All of them, those in power, and those who want the power, would pamper us, if we agreed to overlook their crookedness by wilfully restricting our activities.
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Attorneys for the church of Scientology lost a series of key pre-trial motions Tuesday as a $25 million lawsuit seeking to challenge some of the controversial sect's most fundamental aspects got under way in a Los Angeles courtroom.
The Superior Court trial began in a circus atmosphere similar to the one that permeated the recent Scientology-related case in Portland, Ore., complete with demonstrators and courtroom outbursts by church supporters.
One ruling by Judge Alfred L. Margolis was to deny a church request to rule out the possibility of punitive damages in the case of 37-year-old Larry Wollersheim, a one-time upper-echelon church member. The decision prompted church attorneys to claim the courtroom atmosphere would be poisoned by inflammatory statements designed to push jurors into punishing an unpopular religion.
In the Portland case, a jury assessed Scientology with a $39 million judgment, nearly all of it punitive. A judge later voided the award.
''My worst fears have been realized," Scientology attorney Earl Cooley said of Margolin's decision. "The direction the court has taken . . . makes it clear a heresy trial will take place with dimensions that boggle my mind."
Wollersheim, an 11-year Scientology member who says he spent $100,000 on church counseling courses, has charged the church's California branch with "fraud and deceit" because he did not achieve certain mental and physical gains, including supernatural powers and business successes, he says were promised as part of the counseling process.
The suit also claims that the Scientology counseling process known as auditing, in which an electrically charged meter records emotional reactions, is psychological manipulation and that it was performed on Wollersheim in a non-religious context.
Scientology maintains that auditing is central to its religious philosophy and should be excluded from any court case on church-state constitutional grounds. However, Wollersheim's chief attorney, Charles B. O'Reilly, said "the religion of Scientology is not on trial here," and that testimony would be directed at actions by church members, including the administering of auditing, conducted in an atmosphere "totally devoid of religious beliefs."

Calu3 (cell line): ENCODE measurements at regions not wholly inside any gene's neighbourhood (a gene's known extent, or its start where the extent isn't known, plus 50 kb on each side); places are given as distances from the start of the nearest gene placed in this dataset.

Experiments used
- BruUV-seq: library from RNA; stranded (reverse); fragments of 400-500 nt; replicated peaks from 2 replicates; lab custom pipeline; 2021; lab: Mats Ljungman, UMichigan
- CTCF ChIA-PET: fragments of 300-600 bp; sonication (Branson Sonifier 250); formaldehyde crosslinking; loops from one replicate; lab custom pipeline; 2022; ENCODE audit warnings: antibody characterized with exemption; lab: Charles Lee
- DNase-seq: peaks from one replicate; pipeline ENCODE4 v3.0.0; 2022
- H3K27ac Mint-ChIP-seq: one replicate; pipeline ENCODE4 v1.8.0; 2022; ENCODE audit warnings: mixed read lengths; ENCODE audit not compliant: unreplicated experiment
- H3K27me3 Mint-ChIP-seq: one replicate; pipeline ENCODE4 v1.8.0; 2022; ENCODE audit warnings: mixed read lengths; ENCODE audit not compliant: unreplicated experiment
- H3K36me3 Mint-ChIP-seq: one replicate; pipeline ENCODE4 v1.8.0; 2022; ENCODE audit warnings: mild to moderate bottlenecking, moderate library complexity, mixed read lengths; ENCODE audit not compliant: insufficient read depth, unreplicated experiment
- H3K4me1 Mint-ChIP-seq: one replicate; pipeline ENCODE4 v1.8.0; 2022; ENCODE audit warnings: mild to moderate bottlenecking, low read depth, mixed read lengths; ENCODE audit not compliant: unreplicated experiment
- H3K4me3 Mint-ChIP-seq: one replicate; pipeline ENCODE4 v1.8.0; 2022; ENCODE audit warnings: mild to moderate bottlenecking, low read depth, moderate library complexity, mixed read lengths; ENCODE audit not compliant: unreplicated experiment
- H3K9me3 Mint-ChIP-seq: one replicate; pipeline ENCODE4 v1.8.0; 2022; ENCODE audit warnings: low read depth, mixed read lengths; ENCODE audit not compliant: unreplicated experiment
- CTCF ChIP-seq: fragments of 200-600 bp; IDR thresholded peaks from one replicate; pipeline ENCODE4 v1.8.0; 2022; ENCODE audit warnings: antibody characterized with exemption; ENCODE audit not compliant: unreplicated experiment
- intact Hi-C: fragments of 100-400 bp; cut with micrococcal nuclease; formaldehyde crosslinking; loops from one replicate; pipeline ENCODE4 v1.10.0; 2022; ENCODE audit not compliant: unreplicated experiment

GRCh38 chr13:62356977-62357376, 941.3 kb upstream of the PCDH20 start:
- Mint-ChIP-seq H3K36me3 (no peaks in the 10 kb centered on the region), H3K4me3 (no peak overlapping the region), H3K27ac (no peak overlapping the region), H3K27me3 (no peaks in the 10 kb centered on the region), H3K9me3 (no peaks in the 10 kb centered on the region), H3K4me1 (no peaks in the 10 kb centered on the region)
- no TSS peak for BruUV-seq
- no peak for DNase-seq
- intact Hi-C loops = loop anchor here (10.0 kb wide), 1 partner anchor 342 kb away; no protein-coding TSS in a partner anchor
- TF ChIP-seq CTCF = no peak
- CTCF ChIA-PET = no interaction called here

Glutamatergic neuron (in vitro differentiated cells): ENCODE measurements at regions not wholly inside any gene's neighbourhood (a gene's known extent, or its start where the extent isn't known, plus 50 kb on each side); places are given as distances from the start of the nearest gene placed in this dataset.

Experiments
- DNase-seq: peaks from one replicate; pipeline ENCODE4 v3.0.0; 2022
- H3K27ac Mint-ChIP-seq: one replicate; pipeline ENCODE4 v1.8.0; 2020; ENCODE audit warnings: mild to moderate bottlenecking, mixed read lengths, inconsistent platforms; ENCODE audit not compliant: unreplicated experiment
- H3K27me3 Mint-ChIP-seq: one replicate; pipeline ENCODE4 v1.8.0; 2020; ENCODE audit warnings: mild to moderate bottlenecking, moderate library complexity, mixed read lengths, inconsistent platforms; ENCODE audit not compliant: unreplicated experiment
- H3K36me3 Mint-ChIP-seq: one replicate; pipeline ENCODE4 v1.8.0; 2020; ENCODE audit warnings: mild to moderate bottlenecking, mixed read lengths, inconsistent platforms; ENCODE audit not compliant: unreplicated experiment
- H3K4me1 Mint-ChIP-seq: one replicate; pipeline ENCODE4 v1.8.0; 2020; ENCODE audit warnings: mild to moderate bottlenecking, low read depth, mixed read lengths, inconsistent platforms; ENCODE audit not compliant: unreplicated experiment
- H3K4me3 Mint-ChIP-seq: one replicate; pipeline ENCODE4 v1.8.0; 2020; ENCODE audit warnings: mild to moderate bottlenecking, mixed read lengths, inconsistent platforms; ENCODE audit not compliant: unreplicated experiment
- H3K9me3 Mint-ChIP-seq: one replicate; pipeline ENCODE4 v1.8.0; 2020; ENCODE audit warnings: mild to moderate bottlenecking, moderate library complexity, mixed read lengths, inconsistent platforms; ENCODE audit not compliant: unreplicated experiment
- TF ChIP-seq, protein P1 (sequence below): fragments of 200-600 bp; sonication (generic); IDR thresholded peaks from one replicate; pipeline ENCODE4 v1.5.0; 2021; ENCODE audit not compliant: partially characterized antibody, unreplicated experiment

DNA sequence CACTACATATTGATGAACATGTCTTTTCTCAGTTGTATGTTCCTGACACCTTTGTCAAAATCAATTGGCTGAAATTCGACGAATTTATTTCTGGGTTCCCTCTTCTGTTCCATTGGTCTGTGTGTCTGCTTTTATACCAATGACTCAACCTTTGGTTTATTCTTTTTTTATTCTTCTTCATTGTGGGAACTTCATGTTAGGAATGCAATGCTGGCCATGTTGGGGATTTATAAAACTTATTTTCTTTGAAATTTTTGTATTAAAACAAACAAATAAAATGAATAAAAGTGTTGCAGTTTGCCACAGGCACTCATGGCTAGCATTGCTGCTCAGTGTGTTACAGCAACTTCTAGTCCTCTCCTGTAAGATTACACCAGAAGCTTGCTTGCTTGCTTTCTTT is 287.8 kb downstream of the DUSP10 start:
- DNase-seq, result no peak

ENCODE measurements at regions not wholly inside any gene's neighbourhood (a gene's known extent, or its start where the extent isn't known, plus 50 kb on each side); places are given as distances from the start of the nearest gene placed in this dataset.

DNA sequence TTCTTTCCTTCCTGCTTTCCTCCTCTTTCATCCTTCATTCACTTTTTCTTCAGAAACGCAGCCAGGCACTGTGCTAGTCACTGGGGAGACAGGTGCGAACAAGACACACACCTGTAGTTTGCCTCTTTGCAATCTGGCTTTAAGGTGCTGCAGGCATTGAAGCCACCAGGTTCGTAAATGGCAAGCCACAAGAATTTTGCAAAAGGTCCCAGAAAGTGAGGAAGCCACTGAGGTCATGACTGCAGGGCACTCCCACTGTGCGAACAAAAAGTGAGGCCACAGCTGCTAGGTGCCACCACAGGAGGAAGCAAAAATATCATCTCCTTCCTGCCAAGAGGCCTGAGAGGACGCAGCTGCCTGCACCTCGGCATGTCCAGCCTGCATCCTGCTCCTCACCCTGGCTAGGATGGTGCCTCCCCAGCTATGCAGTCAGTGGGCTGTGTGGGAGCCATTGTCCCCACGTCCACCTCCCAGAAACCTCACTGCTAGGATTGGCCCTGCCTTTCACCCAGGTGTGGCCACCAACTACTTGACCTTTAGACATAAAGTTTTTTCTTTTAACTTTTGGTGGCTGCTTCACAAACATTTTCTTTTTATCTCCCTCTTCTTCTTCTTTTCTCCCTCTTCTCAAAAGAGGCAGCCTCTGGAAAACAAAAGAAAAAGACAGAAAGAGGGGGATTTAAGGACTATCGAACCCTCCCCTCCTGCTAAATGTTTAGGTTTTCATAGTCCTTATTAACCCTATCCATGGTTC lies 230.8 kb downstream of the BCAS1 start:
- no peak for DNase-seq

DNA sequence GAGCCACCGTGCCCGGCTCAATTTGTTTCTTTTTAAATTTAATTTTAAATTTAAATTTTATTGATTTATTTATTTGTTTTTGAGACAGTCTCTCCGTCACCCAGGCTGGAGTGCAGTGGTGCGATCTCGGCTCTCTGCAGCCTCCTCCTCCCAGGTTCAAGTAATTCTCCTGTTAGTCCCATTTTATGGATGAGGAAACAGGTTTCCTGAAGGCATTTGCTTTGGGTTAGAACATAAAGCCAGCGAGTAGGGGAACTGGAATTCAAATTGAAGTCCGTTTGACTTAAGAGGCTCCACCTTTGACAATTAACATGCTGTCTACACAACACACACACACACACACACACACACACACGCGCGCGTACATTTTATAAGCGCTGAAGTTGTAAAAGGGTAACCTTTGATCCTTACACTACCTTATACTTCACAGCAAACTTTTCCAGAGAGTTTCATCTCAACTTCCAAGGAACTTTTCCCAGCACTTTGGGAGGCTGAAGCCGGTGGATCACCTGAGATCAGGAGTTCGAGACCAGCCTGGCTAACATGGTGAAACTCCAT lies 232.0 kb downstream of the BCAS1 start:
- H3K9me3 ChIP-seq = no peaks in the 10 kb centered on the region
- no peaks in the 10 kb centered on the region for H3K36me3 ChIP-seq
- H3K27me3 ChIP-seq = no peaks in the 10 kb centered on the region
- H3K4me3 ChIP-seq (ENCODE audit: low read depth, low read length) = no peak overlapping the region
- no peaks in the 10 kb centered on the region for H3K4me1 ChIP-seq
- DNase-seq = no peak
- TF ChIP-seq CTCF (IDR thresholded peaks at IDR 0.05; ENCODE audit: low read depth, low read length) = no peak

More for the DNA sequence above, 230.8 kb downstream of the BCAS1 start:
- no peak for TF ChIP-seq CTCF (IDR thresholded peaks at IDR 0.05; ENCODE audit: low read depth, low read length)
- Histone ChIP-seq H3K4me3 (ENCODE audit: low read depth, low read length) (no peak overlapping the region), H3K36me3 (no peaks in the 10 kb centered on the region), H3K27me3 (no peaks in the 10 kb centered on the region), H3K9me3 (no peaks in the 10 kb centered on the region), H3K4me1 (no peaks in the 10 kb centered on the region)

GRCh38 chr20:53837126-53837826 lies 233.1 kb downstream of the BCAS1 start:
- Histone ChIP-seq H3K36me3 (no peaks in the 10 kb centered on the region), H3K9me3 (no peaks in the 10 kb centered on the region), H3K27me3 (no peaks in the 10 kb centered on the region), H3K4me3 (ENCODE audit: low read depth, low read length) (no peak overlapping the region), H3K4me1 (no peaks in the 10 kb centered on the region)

As the trial began, following a five-year period during which the church attempted to have the suit dismissed on constitutional grounds, several hundred Scientologists conducted a day-long demonstration and vigil in a plaza area across the street from the downtown Civic Center courthouse.
Scientologists also packed the courtroom and the hall outside and were warned more than once by Margolin to maintain order after several outbursts directed at the judge and opposing lawyers. One Scientologist was wrestled out of the courtroom by bailiffs while yelling that the judge was favoring Wollersheim's attorneys.
Rev. Ken Hoden, a church leader in Los Angeles, said Scientologists would continue to demonstrate throughout the course of the trial, which is expected to take several months.
Pretrial arguments are to continue today.
[Picture / Caption: Church of Scientology protesters piled up their signs outside a downtown Los Angeles courthouse where a hearing of a suit involving the sect's basic beliefs was beginning Tuesday.]